Opinion

Fergus Ewing: Budget neglects exploration opportunity

Scottish Energy Minister Fergus Ewing
Fergus Ewing

The UK Government’s decision to widen the scope of the investment allowance in the Summer Budget is a positive measure, and something which the Scottish Government has previously called for – however, this Budget represents a missed opportunity for the North Sea.

As the First Minister outlined at the Oil & Gas UK Conference last month in Aberdeen, and as I reiterated in my letter to the Chancellor, further action is still required to incentivise exploration, promote stability across the industry and boost investor confidence.

The Scottish Government’s latest summary of the oil and gas sector identified the North Sea as the largest oil producer in the EU by a considerable margin and the second largest gas producer in the EU after the Netherlands, supporting around 200,000 jobs and with a supply chain with international sales of more than £11billion.

Furthermore, over the long-term, there remain considerable opportunities to extend production, with up to 23 billion recoverable barrels of oil equivalent remaining in the North Sea.

If this potential is to be realised, much more needs to be done to incentivise exploration. Exploration is at historically low levels. Last year, North Sea exploration reached its lowest level in at least two decades, with only 14 explorations wells drilled, compared to 44 in 2008.

You only need to look to Norway to see the impact that effective stewardship and the right policies can have on exploration, where more than 40 exploration wells were drilled in 2014.

The Johan Sverdrup field in Norwegian waters was discovered as recently as 2010 – in a mature area which had previously been explored without success. The field is estimated to hold approximately two billion barrels of oil – in contrast, this is 40 times more than the 50 million barrels of commercial reserves discovered in the UK Continental Shelf in 2014.

That is why, in January, the Scottish Government outlined the case for exploration tax credits, and subsequently in February proposed a more ambitious investment allowance.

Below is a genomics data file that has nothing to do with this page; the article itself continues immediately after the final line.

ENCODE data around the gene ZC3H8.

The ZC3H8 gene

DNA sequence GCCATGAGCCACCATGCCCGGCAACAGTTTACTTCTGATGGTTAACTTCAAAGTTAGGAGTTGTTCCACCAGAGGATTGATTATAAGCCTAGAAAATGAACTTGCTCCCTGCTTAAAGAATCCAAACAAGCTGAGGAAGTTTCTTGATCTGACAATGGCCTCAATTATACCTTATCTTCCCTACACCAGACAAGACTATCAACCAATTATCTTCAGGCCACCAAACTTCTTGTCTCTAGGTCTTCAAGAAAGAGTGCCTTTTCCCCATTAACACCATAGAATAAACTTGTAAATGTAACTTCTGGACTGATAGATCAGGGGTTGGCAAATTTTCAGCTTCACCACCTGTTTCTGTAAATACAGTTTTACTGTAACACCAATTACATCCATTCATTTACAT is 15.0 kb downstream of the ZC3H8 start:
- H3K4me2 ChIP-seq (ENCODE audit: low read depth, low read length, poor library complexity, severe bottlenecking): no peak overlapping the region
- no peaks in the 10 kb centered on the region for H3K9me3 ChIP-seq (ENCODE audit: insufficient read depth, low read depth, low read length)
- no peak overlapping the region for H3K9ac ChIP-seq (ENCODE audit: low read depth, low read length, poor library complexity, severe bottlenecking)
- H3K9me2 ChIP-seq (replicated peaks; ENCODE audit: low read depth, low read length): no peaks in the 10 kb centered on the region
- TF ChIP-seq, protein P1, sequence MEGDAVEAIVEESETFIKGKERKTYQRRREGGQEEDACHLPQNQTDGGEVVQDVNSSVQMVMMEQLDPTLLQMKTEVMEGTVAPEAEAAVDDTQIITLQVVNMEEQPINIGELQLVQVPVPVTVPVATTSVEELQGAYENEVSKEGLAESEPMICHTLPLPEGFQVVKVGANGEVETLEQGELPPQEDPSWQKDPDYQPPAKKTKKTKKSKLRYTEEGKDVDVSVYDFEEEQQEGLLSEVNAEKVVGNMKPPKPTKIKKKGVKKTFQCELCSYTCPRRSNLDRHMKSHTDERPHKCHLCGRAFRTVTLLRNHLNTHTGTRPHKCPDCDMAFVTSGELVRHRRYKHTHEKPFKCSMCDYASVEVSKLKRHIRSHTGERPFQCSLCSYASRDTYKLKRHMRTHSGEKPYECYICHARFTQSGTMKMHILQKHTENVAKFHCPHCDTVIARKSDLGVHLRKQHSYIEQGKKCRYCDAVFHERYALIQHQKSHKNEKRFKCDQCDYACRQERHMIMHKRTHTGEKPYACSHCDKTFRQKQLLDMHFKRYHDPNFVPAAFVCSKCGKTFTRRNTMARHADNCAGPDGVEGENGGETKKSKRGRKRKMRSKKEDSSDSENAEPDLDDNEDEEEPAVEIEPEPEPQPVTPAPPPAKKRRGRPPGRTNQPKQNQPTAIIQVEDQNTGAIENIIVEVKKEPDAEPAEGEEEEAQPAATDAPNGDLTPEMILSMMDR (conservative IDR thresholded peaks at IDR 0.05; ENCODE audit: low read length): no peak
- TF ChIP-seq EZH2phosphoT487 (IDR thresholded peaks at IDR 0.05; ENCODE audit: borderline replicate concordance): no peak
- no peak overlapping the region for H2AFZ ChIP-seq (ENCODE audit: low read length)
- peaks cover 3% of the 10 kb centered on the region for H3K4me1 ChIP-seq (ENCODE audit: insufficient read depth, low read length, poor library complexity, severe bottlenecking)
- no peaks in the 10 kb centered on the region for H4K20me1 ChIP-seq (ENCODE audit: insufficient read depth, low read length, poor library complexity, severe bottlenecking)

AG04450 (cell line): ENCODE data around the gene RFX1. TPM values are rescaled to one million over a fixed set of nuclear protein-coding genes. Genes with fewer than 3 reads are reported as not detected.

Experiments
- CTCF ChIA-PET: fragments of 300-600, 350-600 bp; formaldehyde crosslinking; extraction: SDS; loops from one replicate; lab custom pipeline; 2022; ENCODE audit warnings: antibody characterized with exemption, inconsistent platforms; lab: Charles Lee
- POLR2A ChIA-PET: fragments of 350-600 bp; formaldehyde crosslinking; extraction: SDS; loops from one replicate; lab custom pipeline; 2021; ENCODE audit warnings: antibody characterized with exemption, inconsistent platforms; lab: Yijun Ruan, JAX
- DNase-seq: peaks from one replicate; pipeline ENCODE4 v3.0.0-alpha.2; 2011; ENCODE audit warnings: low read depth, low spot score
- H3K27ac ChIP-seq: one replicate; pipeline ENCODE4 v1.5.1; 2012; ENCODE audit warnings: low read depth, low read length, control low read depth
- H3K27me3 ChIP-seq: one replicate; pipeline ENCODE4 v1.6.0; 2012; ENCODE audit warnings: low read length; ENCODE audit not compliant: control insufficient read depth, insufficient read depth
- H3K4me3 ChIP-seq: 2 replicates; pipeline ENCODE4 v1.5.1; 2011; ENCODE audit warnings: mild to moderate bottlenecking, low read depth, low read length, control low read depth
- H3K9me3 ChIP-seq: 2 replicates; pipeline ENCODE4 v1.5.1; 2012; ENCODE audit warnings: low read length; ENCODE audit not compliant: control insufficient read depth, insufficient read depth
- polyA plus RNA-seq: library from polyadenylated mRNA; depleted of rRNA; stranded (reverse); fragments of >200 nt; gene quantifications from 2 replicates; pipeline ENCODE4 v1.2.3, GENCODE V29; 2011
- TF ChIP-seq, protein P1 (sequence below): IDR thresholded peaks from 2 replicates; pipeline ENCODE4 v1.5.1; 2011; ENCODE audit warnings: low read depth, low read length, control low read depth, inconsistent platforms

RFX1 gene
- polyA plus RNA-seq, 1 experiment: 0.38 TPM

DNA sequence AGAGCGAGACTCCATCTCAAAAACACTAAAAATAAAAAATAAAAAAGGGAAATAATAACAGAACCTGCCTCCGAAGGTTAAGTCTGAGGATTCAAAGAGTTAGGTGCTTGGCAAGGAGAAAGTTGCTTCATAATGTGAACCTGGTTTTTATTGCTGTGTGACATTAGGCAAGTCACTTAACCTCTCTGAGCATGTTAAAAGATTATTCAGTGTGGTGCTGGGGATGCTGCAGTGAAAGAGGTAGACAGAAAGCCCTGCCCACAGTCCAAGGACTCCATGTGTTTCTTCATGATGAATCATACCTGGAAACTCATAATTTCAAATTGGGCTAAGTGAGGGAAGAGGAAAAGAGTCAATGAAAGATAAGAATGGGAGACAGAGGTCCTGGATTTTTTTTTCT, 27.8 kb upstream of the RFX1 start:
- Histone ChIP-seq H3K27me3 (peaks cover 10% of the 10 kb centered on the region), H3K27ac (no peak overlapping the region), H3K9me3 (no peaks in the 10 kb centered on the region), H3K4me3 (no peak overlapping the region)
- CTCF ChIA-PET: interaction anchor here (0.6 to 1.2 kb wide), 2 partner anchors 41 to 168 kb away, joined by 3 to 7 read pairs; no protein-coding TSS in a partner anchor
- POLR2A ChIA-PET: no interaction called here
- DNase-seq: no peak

While the investment allowance has been expanded to include new types of expenditure, the UK Government has missed an opportunity to use this allowance to properly support exploration; and the UK Government has failed in its previous commitment to consider options to support exploration through the tax system. This is why the Scottish Government called on the Chancellor to launch a consultation, and I reiterate the need for urgent action.

The UK Government also needs to do more to improve the reputation of the North Sea as a globally attractive investment location, providing certainty for investors.

The Scottish Government called on the UK Government to make a firm commitment for no tax increases during this parliament to provide the stability and predictability the basin requires – another measure the Chancellor has not delivered. Working in partnership with industry is far more effective than operating in isolation, and will ensure that we avoid situations like the Chancellor’s sudden tax hike in 2011, which damaged the view of the UK fiscal regime in boardrooms around the world

The Scottish Government remains committed to working with industry, the new regulator, and the UK Government to ensure the appropriate fiscal and regulatory regimes are in place to support the long-term success of the North Sea.

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